Saturday, 17 December 2011

Blogging the Odyssey - Book 10

Here is the Sparknotes summary:

Shari'ah law in the UK

The use of traditional Islamic religious law, or Shari'ah, in the UK has been advocated by various Muslim groups, ranging from the radical fringe to the mainstream Muslim Council of Britain.  In 2008, the Archbishop of Canterbury, Rowan Williams, and Lord Phillips, one of the country's most senior judges, made well-publicised remarks that appeared to express support for the idea.  However, the notion of Shari'ah being enforced in the UK is a controversial one, and figures from across the political spectrum have united in opposing it.

Tuesday, 13 December 2011

Black Labour?

The somewhat Gothic-sounding "Black Labour" appears to be the latest colour-based movement in British politics, following the Red Tories and Blue Labour.

The movement, insofar as it is a movement, has been launched by a document published by the think-tank Policy Network, accompanied by various other initiatives, including an article in the Guardian.  Its authors are Graeme Cooke, a former Labour policy wonk, Adam Lent, who was the TUC's chief economist, Anthony Painter, a journalist, and Hopi Sen, a former Labour spin doctor.

Monday, 12 December 2011

Bloody Sunday and oral history

The Bloody Sunday inquiry was a milestone in the reconciliation of the troubled communities in Northern Ireland.  It also generated an exceptionally valuable store of oral history, in the form of the statements that were taken down from the witnesses and the transcripts of their testimony.

Sunday, 11 December 2011

The myth of Winterval

This is a post about one of the more pervasive British media myths of recent times: the notion that left-wing local authorities are replacing Christmas with an ersatz multicultural festival called "Winterval", in anticipation of or in response to pressure from minority communities in general and Muslims in particular.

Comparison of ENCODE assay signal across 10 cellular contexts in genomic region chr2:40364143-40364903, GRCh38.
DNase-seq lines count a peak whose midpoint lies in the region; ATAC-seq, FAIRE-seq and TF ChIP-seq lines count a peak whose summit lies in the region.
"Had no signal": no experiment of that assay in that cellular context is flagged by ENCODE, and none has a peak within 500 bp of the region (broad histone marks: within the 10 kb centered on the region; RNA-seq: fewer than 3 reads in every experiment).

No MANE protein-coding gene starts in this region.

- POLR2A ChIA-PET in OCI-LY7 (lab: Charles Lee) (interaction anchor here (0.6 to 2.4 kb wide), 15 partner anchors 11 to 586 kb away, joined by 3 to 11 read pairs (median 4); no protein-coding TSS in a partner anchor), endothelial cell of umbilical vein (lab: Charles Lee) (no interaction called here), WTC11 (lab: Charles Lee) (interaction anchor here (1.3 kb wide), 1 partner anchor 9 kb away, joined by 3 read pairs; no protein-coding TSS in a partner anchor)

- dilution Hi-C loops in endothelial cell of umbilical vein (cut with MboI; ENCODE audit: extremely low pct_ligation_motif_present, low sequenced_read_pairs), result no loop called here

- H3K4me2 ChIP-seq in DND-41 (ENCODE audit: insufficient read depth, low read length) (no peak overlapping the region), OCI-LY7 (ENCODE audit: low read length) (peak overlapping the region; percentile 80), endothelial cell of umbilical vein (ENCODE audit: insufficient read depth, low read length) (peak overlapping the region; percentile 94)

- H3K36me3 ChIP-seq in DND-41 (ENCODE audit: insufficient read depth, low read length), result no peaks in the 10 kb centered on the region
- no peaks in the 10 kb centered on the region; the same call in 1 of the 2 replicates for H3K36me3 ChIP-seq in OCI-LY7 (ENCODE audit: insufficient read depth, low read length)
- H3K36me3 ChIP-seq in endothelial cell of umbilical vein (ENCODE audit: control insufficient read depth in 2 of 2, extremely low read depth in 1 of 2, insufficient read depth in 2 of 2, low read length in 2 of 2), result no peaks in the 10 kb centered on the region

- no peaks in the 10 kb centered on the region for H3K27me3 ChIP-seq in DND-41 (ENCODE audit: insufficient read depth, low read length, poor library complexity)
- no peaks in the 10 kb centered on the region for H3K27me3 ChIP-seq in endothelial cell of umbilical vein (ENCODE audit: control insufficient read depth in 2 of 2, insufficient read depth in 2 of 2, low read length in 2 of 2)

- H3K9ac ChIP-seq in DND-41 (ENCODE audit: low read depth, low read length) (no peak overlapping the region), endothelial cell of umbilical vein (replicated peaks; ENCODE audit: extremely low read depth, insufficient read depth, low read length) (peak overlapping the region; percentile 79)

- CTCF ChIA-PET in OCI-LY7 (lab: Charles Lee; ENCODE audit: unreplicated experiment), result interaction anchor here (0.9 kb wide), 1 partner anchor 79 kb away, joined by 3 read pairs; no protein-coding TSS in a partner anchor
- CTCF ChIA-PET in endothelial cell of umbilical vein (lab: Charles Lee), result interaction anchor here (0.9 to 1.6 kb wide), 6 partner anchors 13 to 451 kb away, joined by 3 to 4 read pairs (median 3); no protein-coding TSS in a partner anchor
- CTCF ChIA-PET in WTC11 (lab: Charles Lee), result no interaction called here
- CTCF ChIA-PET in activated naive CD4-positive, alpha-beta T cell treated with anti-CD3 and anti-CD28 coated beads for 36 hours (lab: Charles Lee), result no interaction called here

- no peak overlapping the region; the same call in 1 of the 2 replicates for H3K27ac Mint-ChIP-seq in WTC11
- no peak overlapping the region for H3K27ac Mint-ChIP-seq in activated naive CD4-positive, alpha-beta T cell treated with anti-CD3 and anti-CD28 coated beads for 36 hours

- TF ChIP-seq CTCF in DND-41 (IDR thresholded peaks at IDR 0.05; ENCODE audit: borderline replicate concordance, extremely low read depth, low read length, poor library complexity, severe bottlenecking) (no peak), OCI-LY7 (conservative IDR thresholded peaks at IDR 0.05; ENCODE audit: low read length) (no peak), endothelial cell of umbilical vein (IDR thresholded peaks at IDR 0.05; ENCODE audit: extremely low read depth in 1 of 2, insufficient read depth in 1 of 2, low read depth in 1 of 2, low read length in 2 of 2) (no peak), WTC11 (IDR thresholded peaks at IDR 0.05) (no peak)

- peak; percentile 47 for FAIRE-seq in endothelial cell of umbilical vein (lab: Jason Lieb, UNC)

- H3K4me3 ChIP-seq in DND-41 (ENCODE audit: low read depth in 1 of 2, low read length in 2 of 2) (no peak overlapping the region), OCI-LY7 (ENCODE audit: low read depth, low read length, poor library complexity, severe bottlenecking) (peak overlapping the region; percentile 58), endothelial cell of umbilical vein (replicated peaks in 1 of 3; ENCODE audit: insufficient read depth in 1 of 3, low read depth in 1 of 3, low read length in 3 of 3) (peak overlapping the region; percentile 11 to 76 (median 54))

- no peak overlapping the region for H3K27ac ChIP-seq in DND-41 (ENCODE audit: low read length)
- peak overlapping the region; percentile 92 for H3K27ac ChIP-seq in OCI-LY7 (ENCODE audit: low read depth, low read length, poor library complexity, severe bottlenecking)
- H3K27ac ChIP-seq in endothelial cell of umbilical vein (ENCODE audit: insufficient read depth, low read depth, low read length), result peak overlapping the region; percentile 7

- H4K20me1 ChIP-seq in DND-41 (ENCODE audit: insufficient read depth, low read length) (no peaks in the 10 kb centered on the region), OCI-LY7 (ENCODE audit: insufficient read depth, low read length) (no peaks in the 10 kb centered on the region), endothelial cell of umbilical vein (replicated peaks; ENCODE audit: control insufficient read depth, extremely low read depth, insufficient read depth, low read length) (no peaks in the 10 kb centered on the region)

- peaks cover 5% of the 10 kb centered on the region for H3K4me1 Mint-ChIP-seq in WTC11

Media blogger Kevin Arscott has produced a comprehensive analysis of the Winterval myth.  Though somewhat polemical in tone, it is meticulously researched and documented.  It kills the myth of Winterval stone dead, and should make uncomfortable reading for a succession of politicians, church leaders and journalists who have peddled the tale over the years.

Tuesday, 6 December 2011

Blogging the Odyssey - Book 9

First, the Sparknotes summary:

Reluctantly, Odysseus tells the Phaeacians the sorry tale of his wanderings. From Troy, the winds sweep him and his men to Ismarus, city of the Cicones. The men plunder the land and, carried away by greed, stay until the reinforced ranks of the Cicones turn on them and attack. Odysseus and his crew finally escape, having lost six men per ship. A storm sent by Zeus sweeps them along for nine days before bringing them to the land of the Lotus-eaters, where the natives give some of Odysseus’s men the intoxicating fruit of the lotus. As soon as they eat this fruit, they lose all thoughts of home and long for nothing more than to stay there eating more fruit. Only by dragging his men back to the ship and locking them up can Odysseus get them off the island.

Sunday, 4 December 2011

Blogging the Odyssey - Book 8

First, the Sparknotes summary:

The next day, Alcinous calls an assembly of his Phaeacian counselors. Athena, back from Athens, ensures attendance by spreading word that the topic of discussion will be the godlike visitor who recently appeared on the island. At the assembly, Alcinous proposes providing a ship for his visitor so that the man can return to his homeland. The measure is approved, and Alcinous invites the counselors to his palace for a feast and celebration of games in honor of his guest. There, a blind bard named Demodocus sings of the quarrel between Odysseus and Achilles at Troy. Everyone listens with pleasure except Odysseus, who weeps at the painful memories that the story recalls. The king notices Odysseus’s grief and ends the feast so that the games can begin.

Thursday, 1 December 2011

The Instructions of Šuruppak

This is as good a candidate as any for the oldest piece of literature in the world.  Composed in ancient Sumer, the world's oldest civilisation, it has been dated to the early to mid-3rd millennium BC.